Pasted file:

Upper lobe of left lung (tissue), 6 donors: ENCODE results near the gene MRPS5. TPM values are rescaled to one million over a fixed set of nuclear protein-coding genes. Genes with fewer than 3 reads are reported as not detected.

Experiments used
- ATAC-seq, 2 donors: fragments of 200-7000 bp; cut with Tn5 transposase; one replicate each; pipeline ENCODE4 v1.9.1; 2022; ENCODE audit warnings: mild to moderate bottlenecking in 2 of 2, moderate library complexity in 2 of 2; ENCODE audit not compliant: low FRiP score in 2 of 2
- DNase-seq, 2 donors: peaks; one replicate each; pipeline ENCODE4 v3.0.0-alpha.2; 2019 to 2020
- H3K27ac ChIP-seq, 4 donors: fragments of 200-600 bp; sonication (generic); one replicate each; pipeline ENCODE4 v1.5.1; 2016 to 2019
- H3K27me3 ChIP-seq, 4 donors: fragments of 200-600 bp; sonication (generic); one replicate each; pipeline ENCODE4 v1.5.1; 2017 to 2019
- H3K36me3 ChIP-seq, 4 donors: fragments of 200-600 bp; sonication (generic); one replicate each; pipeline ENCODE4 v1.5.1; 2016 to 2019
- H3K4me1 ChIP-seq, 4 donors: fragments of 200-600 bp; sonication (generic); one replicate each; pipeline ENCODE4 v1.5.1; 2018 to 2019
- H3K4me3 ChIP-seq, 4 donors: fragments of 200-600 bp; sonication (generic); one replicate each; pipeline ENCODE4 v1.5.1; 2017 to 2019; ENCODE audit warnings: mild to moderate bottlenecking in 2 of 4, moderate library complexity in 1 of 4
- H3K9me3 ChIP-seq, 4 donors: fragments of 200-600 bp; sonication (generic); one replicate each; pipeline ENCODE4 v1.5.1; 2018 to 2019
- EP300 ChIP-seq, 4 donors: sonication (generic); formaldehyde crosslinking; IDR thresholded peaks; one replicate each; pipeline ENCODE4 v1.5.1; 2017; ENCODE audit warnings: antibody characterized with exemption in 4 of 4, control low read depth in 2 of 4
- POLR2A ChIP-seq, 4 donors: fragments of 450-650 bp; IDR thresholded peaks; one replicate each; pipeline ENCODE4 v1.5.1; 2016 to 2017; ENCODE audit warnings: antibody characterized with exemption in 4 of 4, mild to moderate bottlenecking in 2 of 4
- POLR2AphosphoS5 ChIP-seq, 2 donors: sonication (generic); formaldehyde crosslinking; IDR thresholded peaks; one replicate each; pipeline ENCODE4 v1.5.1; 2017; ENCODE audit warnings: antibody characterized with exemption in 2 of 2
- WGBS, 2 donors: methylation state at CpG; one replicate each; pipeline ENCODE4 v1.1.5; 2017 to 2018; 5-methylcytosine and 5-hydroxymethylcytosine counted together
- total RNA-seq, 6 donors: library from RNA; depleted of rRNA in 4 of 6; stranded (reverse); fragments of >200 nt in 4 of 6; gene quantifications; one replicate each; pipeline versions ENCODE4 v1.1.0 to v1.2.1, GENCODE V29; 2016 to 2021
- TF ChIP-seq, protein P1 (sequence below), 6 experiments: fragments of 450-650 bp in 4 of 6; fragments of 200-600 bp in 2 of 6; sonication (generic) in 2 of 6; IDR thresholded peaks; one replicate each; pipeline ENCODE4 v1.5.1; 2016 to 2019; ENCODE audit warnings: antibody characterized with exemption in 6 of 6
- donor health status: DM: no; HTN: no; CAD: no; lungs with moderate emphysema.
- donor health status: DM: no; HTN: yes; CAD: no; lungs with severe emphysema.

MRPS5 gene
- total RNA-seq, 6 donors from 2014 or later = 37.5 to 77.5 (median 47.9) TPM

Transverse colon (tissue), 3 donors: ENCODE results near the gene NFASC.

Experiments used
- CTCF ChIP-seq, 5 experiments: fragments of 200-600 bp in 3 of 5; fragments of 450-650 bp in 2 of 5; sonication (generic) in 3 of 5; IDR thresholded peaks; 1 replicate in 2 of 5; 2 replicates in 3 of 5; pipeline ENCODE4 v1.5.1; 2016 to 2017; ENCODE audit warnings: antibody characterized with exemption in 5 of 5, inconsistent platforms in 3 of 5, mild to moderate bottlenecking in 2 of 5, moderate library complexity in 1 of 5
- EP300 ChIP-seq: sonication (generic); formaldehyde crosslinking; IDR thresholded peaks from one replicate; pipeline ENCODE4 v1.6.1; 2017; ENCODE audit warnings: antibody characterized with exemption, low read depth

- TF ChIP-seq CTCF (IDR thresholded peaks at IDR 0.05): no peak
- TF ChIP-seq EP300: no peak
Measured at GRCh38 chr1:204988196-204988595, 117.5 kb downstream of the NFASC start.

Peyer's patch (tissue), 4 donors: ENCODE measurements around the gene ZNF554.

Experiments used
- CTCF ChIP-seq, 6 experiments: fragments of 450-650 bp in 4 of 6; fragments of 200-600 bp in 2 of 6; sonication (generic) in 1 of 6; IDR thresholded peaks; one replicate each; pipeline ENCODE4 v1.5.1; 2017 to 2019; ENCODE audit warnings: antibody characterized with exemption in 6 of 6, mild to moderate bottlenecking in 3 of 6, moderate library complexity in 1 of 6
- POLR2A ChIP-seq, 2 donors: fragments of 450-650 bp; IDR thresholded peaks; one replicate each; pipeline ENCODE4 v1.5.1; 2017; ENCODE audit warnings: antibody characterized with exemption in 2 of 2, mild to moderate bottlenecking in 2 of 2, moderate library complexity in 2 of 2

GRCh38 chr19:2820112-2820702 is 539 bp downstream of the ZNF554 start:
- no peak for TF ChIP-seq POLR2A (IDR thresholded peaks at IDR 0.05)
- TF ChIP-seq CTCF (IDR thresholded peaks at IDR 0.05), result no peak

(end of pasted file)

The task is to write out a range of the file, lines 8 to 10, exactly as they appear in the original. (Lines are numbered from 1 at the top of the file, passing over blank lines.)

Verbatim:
- H3K4me1 ChIP-seq, 4 donors: fragments of 200-600 bp; sonication (generic); one replicate each; pipeline ENCODE4 v1.5.1; 2018 to 2019
- H3K4me3 ChIP-seq, 4 donors: fragments of 200-600 bp; sonication (generic); one replicate each; pipeline ENCODE4 v1.5.1; 2017 to 2019; ENCODE audit warnings: mild to moderate bottlenecking in 2 of 4, moderate library complexity in 1 of 4
- H3K9me3 ChIP-seq, 4 donors: fragments of 200-600 bp; sonication (generic); one replicate each; pipeline ENCODE4 v1.5.1; 2018 to 2019